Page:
When an Employer Fails to Protect Employee Personal Information

When an Employer Fails to Protect Employee Personal Information

Legal consequences abound at every corner in healthcare. Each month this blog discusses examples of what those consequences can be.

Welcome to the first Legal e-Speaking post of 2019! Let’s start the year out with a review of the Dittman v. UPMC (Dittman) decision that addressed the question of “whether an employer has a legal duty to use reasonable care to safeguard its employees’ sensitive personal information that the employer stores on an internet-accessible system.” The decision was made by the Pennsylvania Supreme Court on November 21, 2018.

Dittman may be of interest for several reasons. First, the employer is a healthcare provider. Second, it does not involve patients’ rights under HIPAA. Dittman is a classic example of how the common law (judge-made law) can be used to establish rights and remedies to economic injuries allegedly caused by new technologies.

The named plaintiffs in Dittman are current or former employees of the defendant. They filed a class action complaint in which they alleged that:

“a data breach had occurred through which the personal and financial information, including names, birth dates, social security numbers, addresses, tax forms, and bank account information of all 62,000 UPMC employees and former employees was accessed and stolen from UPMC’s computer systems.”

The named plaintiffs also alleged that “the stolen data, which consisted of information UPMC required Employees to provide as a condition of their employment, was used to file fraudulent tax returns on behalf of the victimized Employees, resulting in actual damages.” They asserted claims sounding in negligence and breach of contract against the defendant. In this post, I want to take a look at how the negligence claim fared.

A trial court dismissed the negligence claim. That court held that the interests of society would not be furthered by recognizing a negligence claim under the circumstances. On appeal, the Pennsylvania Superior Court affirmed the trial court. To make a long decision short, the Pennsylvania Supreme Court disagreed with the lower courts:

“Employees have alleged and…we currently must accept as true that, as a condition of employment, UPMC required them to provide certain personal and financial information, which UPMC collected and stored on its internet-accessible computer system without use of adequate security measures, including proper encryption, adequate firewalls, and an adequate authentication protocol. These factual assertions plainly constitute affirmative conduct on the part of UPMC. Additionally, while UPMC is correct that, generally, ‘there is no duty to protect or rescue someone who is at risk on account of circumstances the defendant had no role in creating,’ *** Employees have sufficiently alleged that UPMC’s affirmative conduct created the risk of a data breach. Thus, we agree with Employees that, in collecting and storing Employees’ data on its computer systems, UPMC owed Employees a duty to exercise reasonable care to protect them against an unreasonable risk of harm arising out of that act.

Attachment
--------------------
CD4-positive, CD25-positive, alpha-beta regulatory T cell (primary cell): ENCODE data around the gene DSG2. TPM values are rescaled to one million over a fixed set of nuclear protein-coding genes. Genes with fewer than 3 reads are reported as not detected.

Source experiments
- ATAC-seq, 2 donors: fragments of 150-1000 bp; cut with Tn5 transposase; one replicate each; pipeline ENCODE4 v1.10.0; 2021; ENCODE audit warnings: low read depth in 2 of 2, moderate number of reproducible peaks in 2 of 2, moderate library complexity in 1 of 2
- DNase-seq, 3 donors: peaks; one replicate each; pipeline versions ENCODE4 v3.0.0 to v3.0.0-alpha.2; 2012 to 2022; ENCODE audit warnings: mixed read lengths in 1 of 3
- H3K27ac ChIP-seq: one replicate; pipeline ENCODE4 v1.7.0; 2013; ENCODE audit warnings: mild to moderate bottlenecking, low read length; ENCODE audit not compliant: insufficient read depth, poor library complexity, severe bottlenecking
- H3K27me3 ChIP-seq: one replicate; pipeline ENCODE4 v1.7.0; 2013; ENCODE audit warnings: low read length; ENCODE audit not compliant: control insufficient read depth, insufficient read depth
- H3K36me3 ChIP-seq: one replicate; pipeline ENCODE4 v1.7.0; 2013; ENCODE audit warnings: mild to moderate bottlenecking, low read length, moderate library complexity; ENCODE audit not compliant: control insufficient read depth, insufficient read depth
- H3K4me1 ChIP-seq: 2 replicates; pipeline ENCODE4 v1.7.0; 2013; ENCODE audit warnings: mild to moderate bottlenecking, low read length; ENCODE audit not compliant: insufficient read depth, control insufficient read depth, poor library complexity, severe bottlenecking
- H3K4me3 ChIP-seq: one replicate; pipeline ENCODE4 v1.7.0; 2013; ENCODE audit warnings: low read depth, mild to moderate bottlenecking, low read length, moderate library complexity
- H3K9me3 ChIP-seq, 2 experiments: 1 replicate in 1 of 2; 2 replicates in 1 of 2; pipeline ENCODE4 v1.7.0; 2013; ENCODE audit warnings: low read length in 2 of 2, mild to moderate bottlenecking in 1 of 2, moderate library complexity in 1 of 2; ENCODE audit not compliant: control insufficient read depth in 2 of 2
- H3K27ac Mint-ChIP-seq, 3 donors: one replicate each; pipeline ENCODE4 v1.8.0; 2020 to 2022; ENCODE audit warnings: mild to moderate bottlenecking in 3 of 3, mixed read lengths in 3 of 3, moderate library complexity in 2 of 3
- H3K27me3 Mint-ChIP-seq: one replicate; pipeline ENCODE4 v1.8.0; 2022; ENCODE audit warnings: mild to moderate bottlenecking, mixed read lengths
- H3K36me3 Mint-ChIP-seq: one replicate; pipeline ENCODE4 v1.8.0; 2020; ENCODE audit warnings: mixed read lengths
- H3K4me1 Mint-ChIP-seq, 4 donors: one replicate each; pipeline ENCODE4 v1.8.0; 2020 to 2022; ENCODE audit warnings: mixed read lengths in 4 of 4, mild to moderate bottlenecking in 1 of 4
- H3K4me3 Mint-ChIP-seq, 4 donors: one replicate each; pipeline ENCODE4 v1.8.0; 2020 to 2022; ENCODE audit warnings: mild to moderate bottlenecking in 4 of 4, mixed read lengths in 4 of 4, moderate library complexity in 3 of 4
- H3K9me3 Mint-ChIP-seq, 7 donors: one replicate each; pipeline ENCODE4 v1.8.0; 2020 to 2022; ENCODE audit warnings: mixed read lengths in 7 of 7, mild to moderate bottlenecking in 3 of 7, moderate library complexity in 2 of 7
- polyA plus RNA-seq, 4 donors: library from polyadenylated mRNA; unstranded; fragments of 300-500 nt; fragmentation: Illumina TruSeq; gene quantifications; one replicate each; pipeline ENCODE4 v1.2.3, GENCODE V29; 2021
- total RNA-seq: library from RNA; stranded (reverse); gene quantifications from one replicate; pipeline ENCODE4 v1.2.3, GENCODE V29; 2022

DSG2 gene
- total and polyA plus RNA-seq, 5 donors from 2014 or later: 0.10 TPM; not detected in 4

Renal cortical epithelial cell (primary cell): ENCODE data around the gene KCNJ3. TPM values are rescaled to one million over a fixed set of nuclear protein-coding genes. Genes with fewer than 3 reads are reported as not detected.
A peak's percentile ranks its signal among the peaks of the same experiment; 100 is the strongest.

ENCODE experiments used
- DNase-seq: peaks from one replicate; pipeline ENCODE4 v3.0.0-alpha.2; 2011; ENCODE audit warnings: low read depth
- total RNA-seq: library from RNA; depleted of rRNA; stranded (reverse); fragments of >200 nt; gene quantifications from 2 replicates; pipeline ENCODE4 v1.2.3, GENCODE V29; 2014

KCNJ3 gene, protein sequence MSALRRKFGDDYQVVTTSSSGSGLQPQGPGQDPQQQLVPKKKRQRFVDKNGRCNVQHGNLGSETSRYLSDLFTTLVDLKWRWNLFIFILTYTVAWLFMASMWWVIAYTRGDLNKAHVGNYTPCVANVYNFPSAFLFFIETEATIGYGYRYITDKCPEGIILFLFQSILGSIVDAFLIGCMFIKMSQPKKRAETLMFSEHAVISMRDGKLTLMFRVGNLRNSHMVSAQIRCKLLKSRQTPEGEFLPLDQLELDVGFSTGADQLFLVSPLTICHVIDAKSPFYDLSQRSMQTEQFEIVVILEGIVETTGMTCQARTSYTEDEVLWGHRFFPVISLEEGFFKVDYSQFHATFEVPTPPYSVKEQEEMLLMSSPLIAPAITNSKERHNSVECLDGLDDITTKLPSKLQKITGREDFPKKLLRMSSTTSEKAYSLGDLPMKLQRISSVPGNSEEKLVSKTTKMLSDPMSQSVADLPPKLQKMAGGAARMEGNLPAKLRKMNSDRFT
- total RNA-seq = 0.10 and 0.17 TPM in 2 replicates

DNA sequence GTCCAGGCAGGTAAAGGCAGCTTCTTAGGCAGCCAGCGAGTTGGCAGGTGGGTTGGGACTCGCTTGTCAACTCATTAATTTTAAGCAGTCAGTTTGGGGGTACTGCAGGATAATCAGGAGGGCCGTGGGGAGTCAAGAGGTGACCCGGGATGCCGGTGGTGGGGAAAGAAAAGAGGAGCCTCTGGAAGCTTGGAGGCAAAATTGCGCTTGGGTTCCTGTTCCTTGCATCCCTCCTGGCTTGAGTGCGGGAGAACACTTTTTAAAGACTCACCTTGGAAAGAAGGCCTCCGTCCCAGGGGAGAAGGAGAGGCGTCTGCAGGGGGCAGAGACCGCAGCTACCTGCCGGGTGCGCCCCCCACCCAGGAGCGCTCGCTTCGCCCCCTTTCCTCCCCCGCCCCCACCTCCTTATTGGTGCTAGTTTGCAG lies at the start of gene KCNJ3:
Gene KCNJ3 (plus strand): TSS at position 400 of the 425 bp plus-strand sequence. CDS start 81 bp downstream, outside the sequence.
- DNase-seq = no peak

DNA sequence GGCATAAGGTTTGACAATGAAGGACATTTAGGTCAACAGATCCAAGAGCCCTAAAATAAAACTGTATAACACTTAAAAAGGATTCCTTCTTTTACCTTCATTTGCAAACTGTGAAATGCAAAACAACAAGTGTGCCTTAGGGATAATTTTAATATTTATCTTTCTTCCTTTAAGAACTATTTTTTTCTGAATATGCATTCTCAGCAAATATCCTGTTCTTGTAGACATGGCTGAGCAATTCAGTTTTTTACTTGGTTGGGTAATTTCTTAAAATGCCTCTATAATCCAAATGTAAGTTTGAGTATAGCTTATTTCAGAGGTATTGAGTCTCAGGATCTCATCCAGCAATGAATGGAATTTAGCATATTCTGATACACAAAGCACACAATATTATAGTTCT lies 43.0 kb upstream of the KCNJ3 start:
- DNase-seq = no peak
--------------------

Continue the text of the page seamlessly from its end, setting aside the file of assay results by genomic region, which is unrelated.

Again, Employees allege that UPMC, their employer, undertook the collection and storage of their requested sensitive personal data without implementing adequate security measures to protect against data breaches, including encrypting data properly, establishing adequate firewalls, and implementing adequate authentication protocol. The alleged conditions surrounding UPMC’s data collection and storage are such that a cybercriminal might take advantage of the vulnerabilities in UPMC’s computer system and steal Employees’ information; thus, the data breach was ‘within the scope of the risk created by’ UPMC….Therefore, the criminal acts of third parties in executing the data breach do not alleviate UPMC of its duty to protect Employees’ personal and financial information from that breach.”

The Supreme Court then went on to address—and reject—a second argument advanced by the defendant and remanded the action to the trial court “for further proceedings consistent with this opinion.”

Bear in mind that what the Pennsylvania Supreme Court did was based on the allegations of a pleading filed by the named plaintiffs. Presumably, the parties will now engage in discovery to test the truth of those allegations and whatever responding allegations are made by the defendant when it answers the initial pleading. That aside, we have a State court of last resort deciding that employers have a duty to take reasonable care to avoid creating the risk of a data breach when it collects and stores employee data on its computer system. That duty speaks to the need for healthcare providers to devote sufficient resources to collect and store that data or to exercise due diligence in having that collection and storage done by business associates. Dittman may be a harbinger of litigation to come.


**Editor’s Note: The views expressed in this column are those of the author alone and should not be interpreted otherwise or as legal advice.

Ron Hedges, JD, is a former US Magistrate Judge in the District of New Jersey and is a writer, lecturer, and consultant on topics related to, among other things, electronic information. He is a Senior Counsel with Dentons US LLP.
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